IP: “It isn’t the Emperor’s new clothes!”11 September 2016
Niall Duffy, head of IT and workflow solutions at Sony Professional, brought together a heavyweight panel of industry experts to advise IBC delegates on whether IP was “the Emperor’s new clothes?”
Mike Cronk (Alliance for IP Media Solutions) led the panel in stressing how crucial IP is, and that IP should now be the key ingredient in a broadcaster’s strategy. Russell Grute (Broadcast Innovation) said that in his work he had to make sense of IP, and what the client wanted to achieve.
“I am continually asked whether IP is yet ready to be employed in key areas, and to replace SDI. It’s just as important to determine whether the use of IP will achieve any more than was being managed under SDI.”
Michael Harritt (Sony) said that IP for him was not an either/or but an enabler for 4K video, and the means to start working differently, for remote production, and live video.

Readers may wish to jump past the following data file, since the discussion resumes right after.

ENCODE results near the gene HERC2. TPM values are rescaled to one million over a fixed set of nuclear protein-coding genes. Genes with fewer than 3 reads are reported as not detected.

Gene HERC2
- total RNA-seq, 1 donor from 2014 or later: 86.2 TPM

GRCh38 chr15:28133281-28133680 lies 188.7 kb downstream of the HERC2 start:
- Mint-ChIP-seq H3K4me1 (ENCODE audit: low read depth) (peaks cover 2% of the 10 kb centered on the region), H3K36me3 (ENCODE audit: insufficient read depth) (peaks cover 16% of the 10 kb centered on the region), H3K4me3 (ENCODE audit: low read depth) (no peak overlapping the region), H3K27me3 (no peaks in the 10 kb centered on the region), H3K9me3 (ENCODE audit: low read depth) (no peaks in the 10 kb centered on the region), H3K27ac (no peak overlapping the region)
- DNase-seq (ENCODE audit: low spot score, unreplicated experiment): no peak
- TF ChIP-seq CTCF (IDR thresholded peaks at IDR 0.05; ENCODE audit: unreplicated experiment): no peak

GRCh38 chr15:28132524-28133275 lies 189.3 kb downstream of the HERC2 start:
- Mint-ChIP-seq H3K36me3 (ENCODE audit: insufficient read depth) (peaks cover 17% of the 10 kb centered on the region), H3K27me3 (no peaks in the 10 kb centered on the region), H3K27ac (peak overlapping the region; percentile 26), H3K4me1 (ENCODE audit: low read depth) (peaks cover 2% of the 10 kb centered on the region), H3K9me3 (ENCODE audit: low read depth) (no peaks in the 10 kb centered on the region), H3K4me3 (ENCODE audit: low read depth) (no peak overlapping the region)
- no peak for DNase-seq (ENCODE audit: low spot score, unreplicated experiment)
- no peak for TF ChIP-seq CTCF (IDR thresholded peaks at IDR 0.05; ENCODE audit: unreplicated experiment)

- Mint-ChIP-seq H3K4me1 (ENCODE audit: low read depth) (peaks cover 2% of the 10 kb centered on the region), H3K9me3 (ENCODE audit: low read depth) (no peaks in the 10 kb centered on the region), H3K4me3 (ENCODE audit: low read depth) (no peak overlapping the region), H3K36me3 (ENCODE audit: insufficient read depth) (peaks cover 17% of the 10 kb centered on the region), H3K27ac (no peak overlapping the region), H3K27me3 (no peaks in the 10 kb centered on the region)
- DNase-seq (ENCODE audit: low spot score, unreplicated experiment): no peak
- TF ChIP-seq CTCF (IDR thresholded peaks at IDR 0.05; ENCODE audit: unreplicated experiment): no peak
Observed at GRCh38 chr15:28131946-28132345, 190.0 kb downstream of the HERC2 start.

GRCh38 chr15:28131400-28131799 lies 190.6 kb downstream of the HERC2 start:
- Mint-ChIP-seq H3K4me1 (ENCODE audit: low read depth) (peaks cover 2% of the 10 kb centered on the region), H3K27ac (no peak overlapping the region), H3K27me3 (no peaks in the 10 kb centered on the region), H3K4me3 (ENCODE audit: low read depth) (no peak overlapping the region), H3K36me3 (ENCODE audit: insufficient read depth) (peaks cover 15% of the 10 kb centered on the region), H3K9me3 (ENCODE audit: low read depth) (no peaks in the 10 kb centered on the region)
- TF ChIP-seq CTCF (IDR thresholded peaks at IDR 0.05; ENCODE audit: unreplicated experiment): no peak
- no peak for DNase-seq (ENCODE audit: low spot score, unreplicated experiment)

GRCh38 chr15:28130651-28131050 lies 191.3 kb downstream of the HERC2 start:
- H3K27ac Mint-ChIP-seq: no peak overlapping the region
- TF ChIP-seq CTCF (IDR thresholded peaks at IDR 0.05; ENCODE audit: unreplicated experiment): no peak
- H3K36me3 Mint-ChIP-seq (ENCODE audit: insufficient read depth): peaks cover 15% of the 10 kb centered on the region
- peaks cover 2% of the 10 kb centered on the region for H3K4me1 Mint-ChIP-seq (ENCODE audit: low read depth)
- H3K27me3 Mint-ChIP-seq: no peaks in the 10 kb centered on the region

“For many clients it is a paradigm shift, changing the entire infrastructure and taking broadcasters to the next generation in a unified way.” Mark Hilton (Grass Valley) said that IP can be end-to-end but it was already in use at the control layer, was now ready for the data layer and is now the first, and necessary, step to get to the virtualised data centre which itself gives flexibility.
Steve Plunkett (Ericsson) explained that Ericsson was originating some 500 TV channels, most of which had been built with traditional facilities. “We’d like to do a few things to dramatically reduce the time needed to establish a new TV channel with software that’s been pre-tested and pre-integrated, and highly automated.
Even better, in two to three years when we need to again update that software, we can add functionality and new benefits.” Simon Reed (Evertz) argued that IP is a huge enabler for the industry.
“We have been locked into dedicated hardware, and it is hugely difficult to break out of that model. We must get rid of SDI, and move to a data-centric approach.
IP will allow broadcasters to move at the pace they want, and to start competing with the Netflixes and Amazons